Bulls: Missing on Danilo Gallinari was a blessing in disguise

Danilo Gallinari, Chicago Bulls (Photo by Todd Kirkland/Getty Images)
Danilo Gallinari, Chicago Bulls (Photo by Todd Kirkland/Getty Images) /

Among the biggest rumors that the Chicago Bulls have found themselves tangled up in this summer, the pursuit of Danilo Gallinari proved to be a surprisingly competitive endeavor.

In need of depth at the wing behind Patrick Williams, Chicago was targeting Gallinari to elevate the bench depth and also provide some much-needed 3-point shooting to a team that took the least amount of shot attempts from beyond the arc in 2021-22. However, the Bulls would be unsuccessful with their pitch to Gallo in the end.

Instead, Gallinari would ink a two-year deal with the Boston Celtics, as reported by ESPN’s Adrian Wojnarowski.

Although Danilo Gallinari opted to decline an offer from the Chicago Bulls in free agency, this may have ultimately been for the best.

News of this deal was a little surprising, in that the Bulls were rumored to have offered Gallinari $15 million over the same two-year span. The decision to sign with Boston shows Danilo is intent on competing for and hopefully winning a championship, a feat which he has never achieved in the NBA.

For that reason, it’s hard to fault Gallinari here, as he sacrifices a bigger paycheck in pursuit of a ring. However, it’s been significantly easier to hold no hard feelings over this decision when I’m still not sure signing Gallinari would have been the best move for the Bulls in the first place.

Had Chicago signed Danilo, he would have joined Nikola Vucevic, Andre Drummond, and Patrick Williams as the main frontcourt rotation. Although there’s hope Pat can improve here, as of now, all four of these players are defensive liabilities in the post. Chicago entered this offseason needing to improve their interior defense, and this would have felt like a big step in the wrong direction.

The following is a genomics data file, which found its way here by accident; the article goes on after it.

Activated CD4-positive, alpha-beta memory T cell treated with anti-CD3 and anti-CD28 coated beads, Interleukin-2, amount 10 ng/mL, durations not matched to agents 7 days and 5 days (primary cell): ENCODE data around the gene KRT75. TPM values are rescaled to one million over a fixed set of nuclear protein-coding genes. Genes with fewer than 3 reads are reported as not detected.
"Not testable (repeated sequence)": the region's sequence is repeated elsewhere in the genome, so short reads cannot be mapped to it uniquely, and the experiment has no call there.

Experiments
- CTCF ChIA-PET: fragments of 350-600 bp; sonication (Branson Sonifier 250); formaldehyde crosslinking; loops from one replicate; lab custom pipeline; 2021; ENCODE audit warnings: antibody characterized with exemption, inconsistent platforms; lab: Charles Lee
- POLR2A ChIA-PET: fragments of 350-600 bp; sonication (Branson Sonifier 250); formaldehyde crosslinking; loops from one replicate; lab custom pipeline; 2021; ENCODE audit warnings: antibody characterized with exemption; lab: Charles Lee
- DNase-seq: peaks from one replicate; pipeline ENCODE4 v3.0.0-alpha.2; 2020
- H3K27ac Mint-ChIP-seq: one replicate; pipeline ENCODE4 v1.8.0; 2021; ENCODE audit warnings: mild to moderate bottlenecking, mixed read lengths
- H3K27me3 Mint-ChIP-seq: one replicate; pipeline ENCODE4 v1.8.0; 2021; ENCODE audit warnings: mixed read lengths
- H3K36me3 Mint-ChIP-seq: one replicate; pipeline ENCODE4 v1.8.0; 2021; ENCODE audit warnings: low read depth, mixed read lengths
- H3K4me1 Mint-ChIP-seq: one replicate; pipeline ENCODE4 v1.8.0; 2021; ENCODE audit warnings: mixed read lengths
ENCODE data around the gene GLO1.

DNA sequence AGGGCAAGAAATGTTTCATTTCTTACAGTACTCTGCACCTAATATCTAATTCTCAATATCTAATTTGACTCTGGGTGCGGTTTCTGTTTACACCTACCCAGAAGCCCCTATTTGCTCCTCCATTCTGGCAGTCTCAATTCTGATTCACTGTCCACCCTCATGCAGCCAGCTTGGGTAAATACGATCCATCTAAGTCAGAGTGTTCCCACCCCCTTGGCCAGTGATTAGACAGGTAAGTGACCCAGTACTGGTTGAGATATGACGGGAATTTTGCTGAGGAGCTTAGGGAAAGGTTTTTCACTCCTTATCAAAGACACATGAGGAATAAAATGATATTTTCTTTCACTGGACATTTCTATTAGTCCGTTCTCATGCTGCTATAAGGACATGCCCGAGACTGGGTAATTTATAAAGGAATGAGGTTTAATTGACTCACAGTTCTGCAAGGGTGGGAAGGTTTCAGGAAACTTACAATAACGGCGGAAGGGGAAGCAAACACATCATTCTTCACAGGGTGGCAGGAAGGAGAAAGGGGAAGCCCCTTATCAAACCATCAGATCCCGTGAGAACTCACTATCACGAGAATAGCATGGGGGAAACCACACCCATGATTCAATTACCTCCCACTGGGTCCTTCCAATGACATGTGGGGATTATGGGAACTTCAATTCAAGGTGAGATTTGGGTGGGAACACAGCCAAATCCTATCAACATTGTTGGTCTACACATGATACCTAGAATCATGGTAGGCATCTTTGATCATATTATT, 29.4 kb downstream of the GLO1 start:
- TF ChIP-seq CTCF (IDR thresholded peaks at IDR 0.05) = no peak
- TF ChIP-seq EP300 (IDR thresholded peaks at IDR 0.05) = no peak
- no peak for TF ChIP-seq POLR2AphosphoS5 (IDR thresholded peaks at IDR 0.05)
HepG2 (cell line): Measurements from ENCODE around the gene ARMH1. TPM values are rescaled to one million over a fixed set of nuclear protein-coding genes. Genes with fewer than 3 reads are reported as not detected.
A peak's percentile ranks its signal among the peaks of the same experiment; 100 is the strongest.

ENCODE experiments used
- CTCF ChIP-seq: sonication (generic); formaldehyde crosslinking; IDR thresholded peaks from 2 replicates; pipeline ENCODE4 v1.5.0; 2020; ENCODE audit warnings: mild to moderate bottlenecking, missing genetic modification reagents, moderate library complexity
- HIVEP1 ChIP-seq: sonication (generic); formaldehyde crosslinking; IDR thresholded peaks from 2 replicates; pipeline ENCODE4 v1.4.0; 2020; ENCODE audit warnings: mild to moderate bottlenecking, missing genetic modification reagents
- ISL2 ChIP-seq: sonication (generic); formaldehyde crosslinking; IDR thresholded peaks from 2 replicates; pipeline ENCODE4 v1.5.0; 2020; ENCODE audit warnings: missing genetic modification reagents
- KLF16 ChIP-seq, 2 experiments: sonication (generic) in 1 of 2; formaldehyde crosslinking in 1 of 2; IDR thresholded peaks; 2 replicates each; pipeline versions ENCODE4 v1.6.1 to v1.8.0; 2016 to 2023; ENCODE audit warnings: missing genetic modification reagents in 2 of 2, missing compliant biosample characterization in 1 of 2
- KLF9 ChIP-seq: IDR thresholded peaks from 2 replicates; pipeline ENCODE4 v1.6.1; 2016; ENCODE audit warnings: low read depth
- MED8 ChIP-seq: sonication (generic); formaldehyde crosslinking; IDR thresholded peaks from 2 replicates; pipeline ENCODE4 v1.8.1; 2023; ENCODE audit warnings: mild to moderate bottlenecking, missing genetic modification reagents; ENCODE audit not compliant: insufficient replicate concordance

Now, I haven’t been the biggest proponent of the Bulls’ decision to sign Goran Dragic, but it’s still worth noting that had Chicago signed Gallinari, their other moves would have been impossible to complete while remaining under the luxury tax threshold. I don’t know about you, but I’d much rather have Dragic, Derrick Jones Jr., and a partial MLE to use at the buyout market than just Gallinari by himself.

Chicago certainly did not have the splashiest of summers, but I’m unsure if adding a veteran who doesn’t punch above his weight on the glass and struggles to stay in front of opposing players on defense is even a splash worth making in the first place. For an elite defensive team like the Celtics, sure, Danilo is worth the gamble. But for the Bulls, adding a one-dimensional player ⁠— whose offensive production has also dipped nearly 40% since turning 30 years old ⁠— always felt ill-advised in my opinion.

I’m still not sure the Bulls have actually managed to address the team’s biggest areas of need, but I do know that signing Gallinari to a multi-year deal would have hampered the team’s flexibility moving forward.

Fortunately, trades and the buyout market still present two viable options for the Chicago Bulls to continue improving without overpaying for aging talent. The front office believes it’s time to see just how good this team really is when fully healthy before making any more radical changes, and I think I agree.